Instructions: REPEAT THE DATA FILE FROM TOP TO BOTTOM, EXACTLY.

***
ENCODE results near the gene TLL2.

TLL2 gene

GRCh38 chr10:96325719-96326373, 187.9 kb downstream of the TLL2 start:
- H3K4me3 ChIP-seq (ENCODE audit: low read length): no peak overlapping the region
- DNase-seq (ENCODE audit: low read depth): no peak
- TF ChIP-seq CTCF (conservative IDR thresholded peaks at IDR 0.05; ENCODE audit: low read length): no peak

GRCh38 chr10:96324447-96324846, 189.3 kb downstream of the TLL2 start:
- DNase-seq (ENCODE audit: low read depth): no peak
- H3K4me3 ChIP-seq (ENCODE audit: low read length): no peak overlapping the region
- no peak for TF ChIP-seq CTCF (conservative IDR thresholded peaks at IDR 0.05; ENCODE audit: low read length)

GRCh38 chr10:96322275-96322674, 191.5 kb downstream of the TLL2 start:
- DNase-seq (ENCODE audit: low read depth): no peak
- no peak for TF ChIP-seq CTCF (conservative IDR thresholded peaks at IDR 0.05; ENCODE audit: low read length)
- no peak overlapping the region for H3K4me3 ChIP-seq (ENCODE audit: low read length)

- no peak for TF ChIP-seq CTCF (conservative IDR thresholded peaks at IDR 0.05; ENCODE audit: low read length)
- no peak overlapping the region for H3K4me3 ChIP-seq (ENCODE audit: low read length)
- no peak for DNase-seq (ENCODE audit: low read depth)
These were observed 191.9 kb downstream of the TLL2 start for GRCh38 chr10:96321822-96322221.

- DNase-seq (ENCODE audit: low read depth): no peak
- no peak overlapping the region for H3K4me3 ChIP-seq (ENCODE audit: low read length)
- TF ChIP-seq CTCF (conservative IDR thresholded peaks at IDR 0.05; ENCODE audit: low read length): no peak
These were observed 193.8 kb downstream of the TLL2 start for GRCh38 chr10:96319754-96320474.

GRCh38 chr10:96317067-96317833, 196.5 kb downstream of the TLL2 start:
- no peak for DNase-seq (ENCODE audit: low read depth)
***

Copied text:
ENCODE results near the gene TLL2.

TLL2 gene

GRCh38 chr10:96325719-96326373, 187.9 kb downstream of the TLL2 start:
- H3K4me3 ChIP-seq (ENCODE audit: low read length): no peak overlapping the region
- DNase-seq (ENCODE audit: low read depth): no peak
- TF ChIP-seq CTCF (conservative IDR thresholded peaks at IDR 0.05; ENCODE audit: low read length): no peak

GRCh38 chr10:96324447-96324846, 189.3 kb downstream of the TLL2 start:
- DNase-seq (ENCODE audit: low read depth): no peak
- H3K4me3 ChIP-seq (ENCODE audit: low read length): no peak overlapping the region
- no peak for TF ChIP-seq CTCF (conservative IDR thresholded peaks at IDR 0.05; ENCODE audit: low read length)

GRCh38 chr10:96322275-96322674, 191.5 kb downstream of the TLL2 start:
- DNase-seq (ENCODE audit: low read depth): no peak
- no peak for TF ChIP-seq CTCF (conservative IDR thresholded peaks at IDR 0.05; ENCODE audit: low read length)
- no peak overlapping the region for H3K4me3 ChIP-seq (ENCODE audit: low read length)

- no peak for TF ChIP-seq CTCF (conservative IDR thresholded peaks at IDR 0.05; ENCODE audit: low read length)
- no peak overlapping the region for H3K4me3 ChIP-seq (ENCODE audit: low read length)
- no peak for DNase-seq (ENCODE audit: low read depth)
These were observed 191.9 kb downstream of the TLL2 start for GRCh38 chr10:96321822-96322221.

- DNase-seq (ENCODE audit: low read depth): no peak
- no peak overlapping the region for H3K4me3 ChIP-seq (ENCODE audit: low read length)
- TF ChIP-seq CTCF (conservative IDR thresholded peaks at IDR 0.05; ENCODE audit: low read length): no peak
These were observed 193.8 kb downstream of the TLL2 start for GRCh38 chr10:96319754-96320474.

GRCh38 chr10:96317067-96317833, 196.5 kb downstream of the TLL2 start:
- no peak for DNase-seq (ENCODE audit: low read depth)